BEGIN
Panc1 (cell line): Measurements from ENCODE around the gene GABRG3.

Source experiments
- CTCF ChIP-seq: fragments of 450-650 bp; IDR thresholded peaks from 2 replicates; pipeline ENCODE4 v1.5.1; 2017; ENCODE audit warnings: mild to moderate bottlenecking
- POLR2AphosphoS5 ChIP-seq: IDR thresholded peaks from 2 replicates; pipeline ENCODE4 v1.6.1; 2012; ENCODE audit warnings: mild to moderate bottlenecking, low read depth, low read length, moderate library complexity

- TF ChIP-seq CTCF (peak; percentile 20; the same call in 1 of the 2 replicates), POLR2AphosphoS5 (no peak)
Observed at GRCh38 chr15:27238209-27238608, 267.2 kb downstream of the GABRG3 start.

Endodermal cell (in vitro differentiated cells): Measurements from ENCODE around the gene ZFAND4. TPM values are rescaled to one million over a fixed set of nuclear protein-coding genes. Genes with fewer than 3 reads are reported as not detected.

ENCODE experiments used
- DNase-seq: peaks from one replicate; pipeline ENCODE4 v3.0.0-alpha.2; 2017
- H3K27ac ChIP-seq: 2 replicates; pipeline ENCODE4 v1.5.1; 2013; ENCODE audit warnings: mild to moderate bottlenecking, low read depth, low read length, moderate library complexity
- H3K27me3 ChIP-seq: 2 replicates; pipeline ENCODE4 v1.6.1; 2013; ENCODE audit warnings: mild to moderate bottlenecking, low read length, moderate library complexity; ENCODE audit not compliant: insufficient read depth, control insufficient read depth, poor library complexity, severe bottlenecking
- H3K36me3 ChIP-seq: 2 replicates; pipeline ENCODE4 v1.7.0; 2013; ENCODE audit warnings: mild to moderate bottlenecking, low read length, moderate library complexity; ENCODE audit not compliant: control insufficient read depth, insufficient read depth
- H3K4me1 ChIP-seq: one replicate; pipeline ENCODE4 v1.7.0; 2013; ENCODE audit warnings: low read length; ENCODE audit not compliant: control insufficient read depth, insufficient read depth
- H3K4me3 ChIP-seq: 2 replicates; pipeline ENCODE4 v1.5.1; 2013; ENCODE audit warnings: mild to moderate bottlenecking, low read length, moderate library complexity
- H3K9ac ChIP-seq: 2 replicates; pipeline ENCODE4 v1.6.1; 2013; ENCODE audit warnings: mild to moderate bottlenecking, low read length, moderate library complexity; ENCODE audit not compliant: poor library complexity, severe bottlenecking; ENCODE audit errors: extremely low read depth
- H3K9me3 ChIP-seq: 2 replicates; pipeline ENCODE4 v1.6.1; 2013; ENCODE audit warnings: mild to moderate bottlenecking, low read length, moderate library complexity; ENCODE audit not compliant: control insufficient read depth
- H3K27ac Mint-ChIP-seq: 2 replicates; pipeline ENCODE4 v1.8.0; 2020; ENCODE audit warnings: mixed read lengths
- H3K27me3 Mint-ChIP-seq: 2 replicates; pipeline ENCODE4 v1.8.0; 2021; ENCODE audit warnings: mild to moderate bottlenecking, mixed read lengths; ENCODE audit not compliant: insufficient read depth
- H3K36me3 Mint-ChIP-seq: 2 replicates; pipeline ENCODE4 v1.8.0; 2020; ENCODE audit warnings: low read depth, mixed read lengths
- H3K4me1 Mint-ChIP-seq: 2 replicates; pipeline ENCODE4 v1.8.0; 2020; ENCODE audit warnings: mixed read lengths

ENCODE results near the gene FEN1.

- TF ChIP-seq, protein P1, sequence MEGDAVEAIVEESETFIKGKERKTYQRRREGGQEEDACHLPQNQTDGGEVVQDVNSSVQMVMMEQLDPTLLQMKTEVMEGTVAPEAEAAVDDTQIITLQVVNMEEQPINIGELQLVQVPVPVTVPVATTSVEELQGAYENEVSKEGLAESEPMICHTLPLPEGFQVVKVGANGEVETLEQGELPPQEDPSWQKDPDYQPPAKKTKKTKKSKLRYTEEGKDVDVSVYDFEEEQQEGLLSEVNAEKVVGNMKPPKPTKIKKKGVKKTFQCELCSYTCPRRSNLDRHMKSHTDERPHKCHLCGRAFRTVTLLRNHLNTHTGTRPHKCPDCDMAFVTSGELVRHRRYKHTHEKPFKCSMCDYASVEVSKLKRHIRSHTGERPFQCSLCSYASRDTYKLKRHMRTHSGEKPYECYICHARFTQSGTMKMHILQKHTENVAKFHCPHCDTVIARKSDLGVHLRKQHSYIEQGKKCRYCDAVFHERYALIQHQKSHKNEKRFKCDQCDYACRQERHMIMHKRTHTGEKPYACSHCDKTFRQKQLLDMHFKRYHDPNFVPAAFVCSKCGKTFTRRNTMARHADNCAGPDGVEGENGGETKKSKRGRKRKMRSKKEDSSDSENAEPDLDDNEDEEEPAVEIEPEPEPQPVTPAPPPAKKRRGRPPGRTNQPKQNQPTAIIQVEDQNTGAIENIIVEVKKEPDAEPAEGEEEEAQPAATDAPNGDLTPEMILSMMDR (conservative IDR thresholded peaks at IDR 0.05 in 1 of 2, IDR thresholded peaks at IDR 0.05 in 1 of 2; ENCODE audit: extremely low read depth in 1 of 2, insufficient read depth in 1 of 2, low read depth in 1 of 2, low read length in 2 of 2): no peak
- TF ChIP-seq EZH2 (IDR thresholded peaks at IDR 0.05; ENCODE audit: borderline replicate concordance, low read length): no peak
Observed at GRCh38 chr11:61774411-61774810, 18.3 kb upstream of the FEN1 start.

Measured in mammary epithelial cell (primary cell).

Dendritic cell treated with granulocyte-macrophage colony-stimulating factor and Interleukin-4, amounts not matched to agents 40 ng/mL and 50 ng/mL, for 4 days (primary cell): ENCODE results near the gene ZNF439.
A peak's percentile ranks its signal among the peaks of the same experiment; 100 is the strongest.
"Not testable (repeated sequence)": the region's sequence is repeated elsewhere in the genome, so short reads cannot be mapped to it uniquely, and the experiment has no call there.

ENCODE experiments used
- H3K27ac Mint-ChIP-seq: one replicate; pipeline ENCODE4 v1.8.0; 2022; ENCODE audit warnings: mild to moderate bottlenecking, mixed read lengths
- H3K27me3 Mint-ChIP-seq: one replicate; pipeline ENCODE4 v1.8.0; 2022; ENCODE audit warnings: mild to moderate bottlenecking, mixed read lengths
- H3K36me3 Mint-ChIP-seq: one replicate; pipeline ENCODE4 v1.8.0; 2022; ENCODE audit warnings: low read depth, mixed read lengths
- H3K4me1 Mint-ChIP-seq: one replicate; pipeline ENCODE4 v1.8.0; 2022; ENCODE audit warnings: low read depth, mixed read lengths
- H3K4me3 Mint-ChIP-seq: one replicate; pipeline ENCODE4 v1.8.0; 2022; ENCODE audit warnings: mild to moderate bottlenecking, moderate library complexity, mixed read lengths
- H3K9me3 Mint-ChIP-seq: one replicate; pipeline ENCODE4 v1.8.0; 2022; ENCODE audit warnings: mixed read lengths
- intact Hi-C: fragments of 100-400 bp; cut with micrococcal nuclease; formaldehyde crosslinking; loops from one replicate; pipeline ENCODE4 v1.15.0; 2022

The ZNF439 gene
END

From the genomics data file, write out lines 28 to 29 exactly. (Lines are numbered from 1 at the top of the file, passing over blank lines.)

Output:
"Not testable (repeated sequence)": the region's sequence is repeated elsewhere in the genome, so short reads cannot be mapped to it uniquely, and the experiment has no call there.

ENCODE experiments used